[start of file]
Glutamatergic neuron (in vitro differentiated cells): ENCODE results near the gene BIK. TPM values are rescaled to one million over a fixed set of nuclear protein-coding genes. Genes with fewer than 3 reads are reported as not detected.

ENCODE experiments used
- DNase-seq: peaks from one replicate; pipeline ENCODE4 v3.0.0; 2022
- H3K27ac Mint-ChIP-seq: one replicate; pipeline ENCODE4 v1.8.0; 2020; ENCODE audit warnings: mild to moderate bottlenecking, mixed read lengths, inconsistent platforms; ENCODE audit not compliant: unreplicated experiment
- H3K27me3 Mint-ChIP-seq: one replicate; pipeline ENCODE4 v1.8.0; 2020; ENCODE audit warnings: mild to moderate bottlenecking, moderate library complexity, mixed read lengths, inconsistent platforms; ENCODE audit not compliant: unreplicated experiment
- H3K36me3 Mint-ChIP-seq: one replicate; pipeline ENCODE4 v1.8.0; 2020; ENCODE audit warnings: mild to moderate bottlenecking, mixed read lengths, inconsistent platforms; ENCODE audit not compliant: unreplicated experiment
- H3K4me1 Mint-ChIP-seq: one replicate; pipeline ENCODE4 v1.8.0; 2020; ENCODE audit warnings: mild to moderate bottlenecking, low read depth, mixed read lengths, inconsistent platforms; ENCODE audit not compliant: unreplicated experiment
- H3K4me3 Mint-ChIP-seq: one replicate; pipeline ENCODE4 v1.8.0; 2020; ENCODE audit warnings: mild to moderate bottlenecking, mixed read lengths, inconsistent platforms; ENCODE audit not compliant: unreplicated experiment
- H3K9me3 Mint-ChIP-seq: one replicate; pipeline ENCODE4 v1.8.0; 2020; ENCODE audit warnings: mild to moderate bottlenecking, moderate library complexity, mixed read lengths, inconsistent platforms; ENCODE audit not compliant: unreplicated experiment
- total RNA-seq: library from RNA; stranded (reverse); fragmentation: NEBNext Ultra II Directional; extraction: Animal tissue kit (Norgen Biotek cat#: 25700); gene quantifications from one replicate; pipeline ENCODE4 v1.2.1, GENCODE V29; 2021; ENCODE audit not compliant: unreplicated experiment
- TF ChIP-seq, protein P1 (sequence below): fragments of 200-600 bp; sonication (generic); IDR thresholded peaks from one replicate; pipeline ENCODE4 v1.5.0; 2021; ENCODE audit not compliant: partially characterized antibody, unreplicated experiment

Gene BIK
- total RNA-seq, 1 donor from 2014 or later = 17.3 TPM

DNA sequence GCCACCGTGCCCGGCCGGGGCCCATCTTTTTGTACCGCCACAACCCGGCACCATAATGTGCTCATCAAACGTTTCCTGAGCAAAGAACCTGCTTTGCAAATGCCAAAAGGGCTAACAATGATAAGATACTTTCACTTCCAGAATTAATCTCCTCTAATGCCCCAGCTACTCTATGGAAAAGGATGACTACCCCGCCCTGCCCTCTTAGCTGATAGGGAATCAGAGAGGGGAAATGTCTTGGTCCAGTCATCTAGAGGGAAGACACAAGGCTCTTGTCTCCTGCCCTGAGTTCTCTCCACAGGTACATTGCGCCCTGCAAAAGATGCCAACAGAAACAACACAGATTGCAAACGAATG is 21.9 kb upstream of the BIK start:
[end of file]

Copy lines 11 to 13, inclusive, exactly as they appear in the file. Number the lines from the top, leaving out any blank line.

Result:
- TF ChIP-seq, protein P1 (sequence below): fragments of 200-600 bp; sonication (generic); IDR thresholded peaks from one replicate; pipeline ENCODE4 v1.5.0; 2021; ENCODE audit not compliant: partially characterized antibody, unreplicated experiment

Gene BIK
- total RNA-seq, 1 donor from 2014 or later = 17.3 TPM